The Sweetest Day

Kids, this one combines some of Aunt Mary’s favorite things: clever marketing campaigns, early nutrition ideas, candy and a splash of altruism. Let’s go!

I’ve heard of Sweetest Day my whole life. I remember our local ABC affiliate used to run a Happy Sweetest Day message during commercial breaks when I was a kid. I always thought it was a pale cousin to Valentine’s Day, cooked up to get folks to spend money or feel the pain of an angry spouse.

It’s not! Well, not exactly…

“The Sweetest Day of the Year” was  created by Cleveland candy mogul and philanthropist Herbert Birch Kingston and was first celebrated in 1921. Herb promoted the day as a way to show care for the less fortunate by giving them small boxes of candy. This would not only spread the love, but it would provide badly needed “food energy” from the sugar.  Numerous contemporary celebrities gathered in Cleveland that year to pass out boxes of sweets to orphans, widows and newsboys. Aw, that’s nice!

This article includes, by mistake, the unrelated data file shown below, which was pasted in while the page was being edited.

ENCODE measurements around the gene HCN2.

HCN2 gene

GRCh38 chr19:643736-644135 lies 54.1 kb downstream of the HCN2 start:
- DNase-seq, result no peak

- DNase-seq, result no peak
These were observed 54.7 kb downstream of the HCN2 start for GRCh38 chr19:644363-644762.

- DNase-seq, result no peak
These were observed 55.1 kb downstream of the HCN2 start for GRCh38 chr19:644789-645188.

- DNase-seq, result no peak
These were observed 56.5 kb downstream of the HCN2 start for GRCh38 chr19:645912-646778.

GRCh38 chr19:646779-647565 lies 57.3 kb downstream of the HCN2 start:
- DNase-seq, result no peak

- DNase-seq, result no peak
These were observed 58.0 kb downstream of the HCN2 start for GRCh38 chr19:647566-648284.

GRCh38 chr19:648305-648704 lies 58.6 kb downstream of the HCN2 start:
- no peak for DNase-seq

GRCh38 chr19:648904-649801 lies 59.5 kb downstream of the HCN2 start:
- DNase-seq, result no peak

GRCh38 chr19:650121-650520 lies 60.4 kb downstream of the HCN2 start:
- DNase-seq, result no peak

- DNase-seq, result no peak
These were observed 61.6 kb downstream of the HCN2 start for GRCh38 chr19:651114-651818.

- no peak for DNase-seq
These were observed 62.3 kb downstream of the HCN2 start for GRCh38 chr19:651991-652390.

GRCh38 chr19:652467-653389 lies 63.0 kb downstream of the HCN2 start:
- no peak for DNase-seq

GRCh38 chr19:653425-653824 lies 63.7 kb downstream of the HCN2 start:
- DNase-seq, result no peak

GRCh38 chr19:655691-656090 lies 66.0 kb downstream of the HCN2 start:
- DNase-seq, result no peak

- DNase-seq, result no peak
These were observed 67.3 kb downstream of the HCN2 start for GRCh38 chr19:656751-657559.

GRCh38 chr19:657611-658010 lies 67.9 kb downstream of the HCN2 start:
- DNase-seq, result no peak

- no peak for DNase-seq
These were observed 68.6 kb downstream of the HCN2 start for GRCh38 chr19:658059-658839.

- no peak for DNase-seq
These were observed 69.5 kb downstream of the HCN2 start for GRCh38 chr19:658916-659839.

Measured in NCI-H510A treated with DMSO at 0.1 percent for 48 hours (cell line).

Here and orphan, or newsboy, or orphan enjoys candy
Here an orphan, or newsboy, or widow enjoys candy

Quickly the tables turned and the next year Sweetest Day was endorsed by Cleveland candy manufactures as a way to get in good with the missus.

Forget the orphans. Show your lady some love instead.
Forget the orphans. Show your lady some love instead.

Folks were also encouraged to give treats and small presents to friends and neighbors as a way to slow down and engage with those around you. Still nice…

Despite national marketing campaigns, Sweetest Day never spread farther than the Midwest. I live in the Midwest and I actually heard it advertised yesterday in a radio spot for a grocery store. Sweetest Day may just be the Little Engine that Could of D-list holidays, chugging along for over 90 years now in the form of ragged flower bouquets, and half-hearted candy displays. I say we try to restore it to its original altruistic purpose, though I’m not sure how to approach the widows or where to even find a newsboy.

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